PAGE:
HBO’s new television show, The Babyis billed as a horror series in the vein of the acclaimed movie Get Out. And it’s true. The show, which debuts on the premium channel on April 24, is both terrific and eerie, odd and sumptuous.
But beyond the excellent acting, storytelling, and plot, how does a show like this come together musically? How do the folks in charge of writing the songs, scoring the show, and editing the sounds make everything work to bring those eerie feelings to life?
Well, that’s exactly what we asked the show’s composer Lucrecia Dalt, music supervisors Pete Saville and Zoe Bryant, and music editor Ed Hamilton. So, without further ado, let’s see what they had to say about their work below.
American Songwriter: When you begin composing for a new show, what are the first two to three things you do first? Is it watching the show to get a sense of what’s needed, is it just improvising on a theme or two, or is it it going back to older ideas? What happens first?
Lucrecia Dalt (composer): Once I’ve read the scripts and had a conversation with the creators and directors to understand the energy of the show, I start compiling a playlist with music from other artists as well as mine that I think are in the creative line of it, this is how I start to test if I am in a good direction, also to suggest ideas that I could explore. Then I’d go to create a “sound menu.” These are usually short snippets of sounds to test the first palette, this could be ranging from short recordings of different vocal instruments and percussion to different types of synths or processes. After this I’d start composing the first themes, for this show there was already a creative direction of certain sounds they wanted to explore in the score around extended vocal techniques, weird bodily vocals, and drumming, so the first themes were exploring what I could do using those specific elements.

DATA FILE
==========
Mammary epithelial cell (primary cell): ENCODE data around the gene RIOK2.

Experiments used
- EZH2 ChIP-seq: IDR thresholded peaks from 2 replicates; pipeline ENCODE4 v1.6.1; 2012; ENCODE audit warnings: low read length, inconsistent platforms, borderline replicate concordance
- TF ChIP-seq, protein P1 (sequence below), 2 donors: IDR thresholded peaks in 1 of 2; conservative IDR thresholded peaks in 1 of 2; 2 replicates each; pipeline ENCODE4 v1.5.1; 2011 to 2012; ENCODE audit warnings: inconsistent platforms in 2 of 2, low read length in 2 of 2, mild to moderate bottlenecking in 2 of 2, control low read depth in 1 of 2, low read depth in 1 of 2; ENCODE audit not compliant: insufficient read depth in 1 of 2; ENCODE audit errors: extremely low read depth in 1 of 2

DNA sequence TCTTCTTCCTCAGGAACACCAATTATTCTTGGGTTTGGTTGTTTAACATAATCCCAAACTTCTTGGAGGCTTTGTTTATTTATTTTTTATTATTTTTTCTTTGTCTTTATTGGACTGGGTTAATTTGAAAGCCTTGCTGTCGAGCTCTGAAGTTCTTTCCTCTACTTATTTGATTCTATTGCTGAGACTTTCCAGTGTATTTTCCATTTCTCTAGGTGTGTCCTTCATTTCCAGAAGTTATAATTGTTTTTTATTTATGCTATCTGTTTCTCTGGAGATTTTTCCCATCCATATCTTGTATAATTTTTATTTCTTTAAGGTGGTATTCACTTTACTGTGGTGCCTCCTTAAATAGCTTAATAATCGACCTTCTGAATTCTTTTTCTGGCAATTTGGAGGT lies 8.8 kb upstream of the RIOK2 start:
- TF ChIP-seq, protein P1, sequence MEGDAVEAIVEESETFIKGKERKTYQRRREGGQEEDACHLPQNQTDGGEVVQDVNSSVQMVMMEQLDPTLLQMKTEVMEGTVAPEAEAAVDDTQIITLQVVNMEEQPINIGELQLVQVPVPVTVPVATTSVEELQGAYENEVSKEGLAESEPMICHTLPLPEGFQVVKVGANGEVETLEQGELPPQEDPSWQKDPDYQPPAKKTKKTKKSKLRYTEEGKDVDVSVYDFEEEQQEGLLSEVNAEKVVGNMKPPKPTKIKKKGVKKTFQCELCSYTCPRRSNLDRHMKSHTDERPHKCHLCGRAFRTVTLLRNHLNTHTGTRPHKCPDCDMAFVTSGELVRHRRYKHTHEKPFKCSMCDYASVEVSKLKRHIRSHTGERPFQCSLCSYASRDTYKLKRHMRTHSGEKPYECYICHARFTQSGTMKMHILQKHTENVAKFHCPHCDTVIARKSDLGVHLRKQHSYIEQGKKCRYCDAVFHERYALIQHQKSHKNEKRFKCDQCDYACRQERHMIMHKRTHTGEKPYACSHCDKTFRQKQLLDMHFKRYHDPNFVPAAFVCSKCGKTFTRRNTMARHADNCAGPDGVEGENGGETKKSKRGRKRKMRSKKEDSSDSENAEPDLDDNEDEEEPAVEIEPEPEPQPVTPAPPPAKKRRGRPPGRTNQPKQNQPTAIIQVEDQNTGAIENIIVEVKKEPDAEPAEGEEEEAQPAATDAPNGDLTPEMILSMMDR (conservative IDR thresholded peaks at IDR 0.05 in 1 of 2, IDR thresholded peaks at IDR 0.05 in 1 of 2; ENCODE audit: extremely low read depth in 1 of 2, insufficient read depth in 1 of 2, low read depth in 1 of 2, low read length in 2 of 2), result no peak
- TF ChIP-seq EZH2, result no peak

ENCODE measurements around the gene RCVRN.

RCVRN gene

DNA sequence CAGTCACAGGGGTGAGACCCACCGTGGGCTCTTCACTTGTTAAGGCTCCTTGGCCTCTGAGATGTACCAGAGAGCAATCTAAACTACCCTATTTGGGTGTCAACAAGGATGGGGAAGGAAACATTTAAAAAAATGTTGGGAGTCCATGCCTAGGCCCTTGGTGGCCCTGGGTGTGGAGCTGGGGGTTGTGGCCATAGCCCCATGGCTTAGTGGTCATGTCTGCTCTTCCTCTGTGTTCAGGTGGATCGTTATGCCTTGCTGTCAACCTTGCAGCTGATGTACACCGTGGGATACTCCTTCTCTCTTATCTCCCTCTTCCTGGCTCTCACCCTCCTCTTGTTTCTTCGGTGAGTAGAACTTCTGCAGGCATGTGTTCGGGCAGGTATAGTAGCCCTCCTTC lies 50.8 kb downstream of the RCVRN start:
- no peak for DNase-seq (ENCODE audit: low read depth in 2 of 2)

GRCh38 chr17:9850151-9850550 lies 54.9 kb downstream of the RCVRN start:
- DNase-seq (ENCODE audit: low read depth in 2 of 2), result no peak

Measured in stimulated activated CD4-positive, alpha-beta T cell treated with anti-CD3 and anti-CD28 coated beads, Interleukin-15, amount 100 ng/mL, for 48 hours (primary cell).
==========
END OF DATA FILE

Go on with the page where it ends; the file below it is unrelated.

AS: How did you begin to come up with the sounds and songs for The Baby as the process went along? And when did you know you were done?
LD: The first theme that I developed was for the opening scene. I wanted to explore the idea of a leitmotif, something distinct and memorable, yet simple, that would take many forms throughout the show. I made that line with a clarinet processed with tape delay. I also focused at the beginning quite a lot on trying to find the different sounds that specifically related to The Baby As a character, as he doesn’t have a voice, the possible different sounds that are related to various things he does, and how he affects people. Then, the process was to create themes constantly, I was frequently sending folders with about three or four pieces, which they would then use to tempt the first cuts, this was very helpful to keep filtering what was preferred from what I was offering. Then I would score to picture.
Finishing a score is a joint process; I present raw ideas that respond to what my intuition thinks a scene needs, and then it enters into a collective process of scrutiny that ends up shaping the piece to its final state. The Baby has been a dream project to work on, they reacted very positively to the first ideas I presented, which in most cases I thought to myself – this is going to be a little too radical for TV, but let’s see how they react- it was such a fun project to be part of.
AS: How do you know when something works for a given show—is it clear in an instant, is it work-shopped, do you sleep on it for a period of days? Or do you just know when you know?
Pete Saville (music supervisor): It all starts from discussions with the creators and writers. Then we begin researching and compiling ideas that feel “right” for the show. Sometimes there are obvious starting points like a period, a social or cultural scene, geography, or a character type. But it’s always a process of getting closer and closer to what works by a process of testing ideas against each other, and to picture.
Typically, on an eight-part show, by the time you get mid-way through, what works starts to become very obvious and natural. In a way, the show starts to define itself. Surprisingly, that can actually make it harder to find a perfect cue sometimes, because what you need for a scene can be so specific. But that’s the challenge! And when you do find that perfect cue, it’s obvious because the scene is suddenly amplified. It becomes more than the sum of its parts, which is what we’re after!